ELIZABETH AS v. ANTHONY MS

Annotate this Case

435 A.2d 721 (1981)

ELIZABETH A. S., Respondent Below, Appellant, v. ANTHONY M. S., Petitioner Below, Appellee.

Supreme Court of Delaware.

Submitted April 15, 1981.

Decided August 20, 1981.

Robert L. Halbrook and Eugene H. Bayard (argued), of Wilson, Halbrook, Bayard, Bunting & Marshall, Georgetown, for respondent below-appellant.

Robert C. Wolhar, Jr. (argued), of Wolhar & Moore, Georgetown, for petitioner below-appellee.

Before HERRMANN, C. J., DUFFY and QUILLEN, JJ.

*722 HERRMANN, Chief Justice:

This is a mother's appeal from a Superior Court decision affirming a Family Court grant of child-visitation privileges to the father pursuant to 13 Del.C. § 727.[1] The issue is whether the Family Court, in determining the extent of visitation privileges, should have considered the effect of the father's continuing and open adulterous relationship with his paramour upon the child's moral character development.

I.

The pertinent facts in this case are these:

Appellant Elizabeth A.S. ("the mother") and appellee Anthony M.S. ("the father") are the parents of Jennifer M.S., born October 20, 1978. Six months after Jennifer's birth, the father moved out of the marital household and took up residence with his paramour, another married woman. The two presently live together in what the Family Court below termed "an adulterous relationship",[2] and both have filed petitions seeking divorce from their respective spouses.[3] Jennifer has remained in the custody of her mother, although no petition for custody was ever filed; they reside together in the former marital household. Since the time of his departure, the father has voluntarily provided $20 per week for Jennifer's support.

In August, 1979, the father filed in Family Court a Petition for Visitation Rights. *723 Visitation privileges were granted: the father was permitted to have visitation with Jennifer every Thursday (his day off) and every other Sunday afternoon. The Family Court found that his paramour was expected to be present during the Sunday afternoon visitation.

The mother objected to the grant of any visitation in the presence of her husband's paramour. Consequently, she filed in Family Court an Alternative Motion for Reargument or for Further Restrictive Limitations upon Visitation Privileges and for a Stay, which was denied. She then appealed both the denial and the visitation order to the Superior Court. That Court affirmed the visitation order, and the mother brings this appeal. We reverse.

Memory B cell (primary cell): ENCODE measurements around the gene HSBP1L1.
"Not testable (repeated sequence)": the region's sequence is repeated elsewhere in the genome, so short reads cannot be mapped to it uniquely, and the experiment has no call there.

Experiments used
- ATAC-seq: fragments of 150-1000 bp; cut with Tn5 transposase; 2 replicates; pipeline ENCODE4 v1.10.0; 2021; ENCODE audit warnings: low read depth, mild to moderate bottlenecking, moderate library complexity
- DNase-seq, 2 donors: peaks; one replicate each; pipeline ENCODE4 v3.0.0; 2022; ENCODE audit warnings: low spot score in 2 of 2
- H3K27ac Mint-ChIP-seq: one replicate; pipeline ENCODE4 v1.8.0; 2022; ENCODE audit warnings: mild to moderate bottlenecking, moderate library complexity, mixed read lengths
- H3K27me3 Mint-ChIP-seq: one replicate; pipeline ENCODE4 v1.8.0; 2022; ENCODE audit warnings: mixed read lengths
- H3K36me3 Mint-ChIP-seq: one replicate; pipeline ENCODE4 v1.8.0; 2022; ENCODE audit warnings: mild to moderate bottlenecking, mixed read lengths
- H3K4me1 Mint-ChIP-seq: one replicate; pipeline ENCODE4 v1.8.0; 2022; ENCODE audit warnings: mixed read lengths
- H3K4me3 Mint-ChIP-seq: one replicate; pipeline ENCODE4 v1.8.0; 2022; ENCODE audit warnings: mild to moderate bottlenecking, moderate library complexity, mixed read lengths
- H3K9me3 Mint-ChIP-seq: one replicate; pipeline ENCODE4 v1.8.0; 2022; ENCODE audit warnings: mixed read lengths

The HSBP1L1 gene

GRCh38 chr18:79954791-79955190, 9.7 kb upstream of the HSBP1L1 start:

II.

The mother contends that it is not her intention by this action to totally deprive the father of visitation with Jennifer. Rather, she says, she wants any visitation privileges restricted so that Jennifer will have no contact with her husband's paramour or their dwelling place. The mother asserts that this restriction is desirable to insure that Jennifer will not be exposed to the immoral atmosphere of an adulterous household. The father's position, set forth in greater detail below, is that his adulterous relationship is irrelevant to a granting of visitation under 13 Del.C. § 727, and should not be considered by the Court so as to restrict his visitation privileges. Thus our inquiry focuses upon § 727, the Visitation Privileges Statute.

III.

Section 727 was enacted by the General Assembly in 1974. Prior to that time, legislative action in the area of child custody and visitation was minimal; it was left for the courts to determine standards governing the grant of custody and visitation privileges. Ultimately, there evolved in custody cases the "best interests of the child" rule:

"In this proceeding, the Court is concerned only with the present and future welfare of the child. This is the paramount and controlling consideration, the rights and wishes of parents and all other considerations being subordinate thereto. Each such case must be viewed in relation to the health, happiness, development and morals of the child. After a careful consideration of the facts, and in the exercise of a sound judicial discretion the Court must place the minor child in such custody as will best serve the future welfare of the child."

Ex Parte Marti, Del.Super., 83 A.2d 688, 690 (1951). See also Moore v. Moore, Del.Super., 150 A.2d 194 (1959). Smith v. Smith, Del.Super., 45 A.2d 879 (1946); Ex Parte Maris, Del.Super., 63 A. 197 (1906). The "best interests" standard was later held to govern visitation as well:

"[T]he fundamental rule to be followed by any court in providing for custody and visitation of minor children is to order that which will serve the best interests of the children and provide for them a decent, respectable place in which to be brought up. "* * * [T]here is no fundamental difference, except perhaps as a matter of degree, between the showing a parent must make to have the custody of children awarded him and the showing he must make to be afforded the right of visitation. In both instances, the primary concern of the court is to secure the welfare of the child."

In re Two Minor Children, Del.Supr., 173 A.2d 876, 878-79 (1961).

Prior to 1974, it was the case law of this State that an immoral atmosphere was presumptively against a child's "best interests"; and a parent involved in a continuing adulterous relationship was presumed to have forfeited his or her rights to custody and visitation. To that effect, this Court stated in In re Two Minor Children, supra: